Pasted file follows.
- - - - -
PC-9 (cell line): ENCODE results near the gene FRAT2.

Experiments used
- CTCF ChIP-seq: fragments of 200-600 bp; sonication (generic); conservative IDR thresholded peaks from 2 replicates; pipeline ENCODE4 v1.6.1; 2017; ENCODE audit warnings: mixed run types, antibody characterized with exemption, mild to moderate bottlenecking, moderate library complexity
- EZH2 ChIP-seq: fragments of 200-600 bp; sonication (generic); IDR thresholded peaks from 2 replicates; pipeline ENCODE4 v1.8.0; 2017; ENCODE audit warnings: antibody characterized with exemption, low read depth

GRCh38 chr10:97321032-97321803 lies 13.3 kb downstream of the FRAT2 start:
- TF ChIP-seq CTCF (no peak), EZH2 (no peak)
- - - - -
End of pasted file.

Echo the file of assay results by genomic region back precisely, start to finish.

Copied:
PC-9 (cell line): ENCODE results near the gene FRAT2.

Experiments used
- CTCF ChIP-seq: fragments of 200-600 bp; sonication (generic); conservative IDR thresholded peaks from 2 replicates; pipeline ENCODE4 v1.6.1; 2017; ENCODE audit warnings: mixed run types, antibody characterized with exemption, mild to moderate bottlenecking, moderate library complexity
- EZH2 ChIP-seq: fragments of 200-600 bp; sonication (generic); IDR thresholded peaks from 2 replicates; pipeline ENCODE4 v1.8.0; 2017; ENCODE audit warnings: antibody characterized with exemption, low read depth

GRCh38 chr10:97321032-97321803 lies 13.3 kb downstream of the FRAT2 start:
- TF ChIP-seq CTCF (no peak), EZH2 (no peak)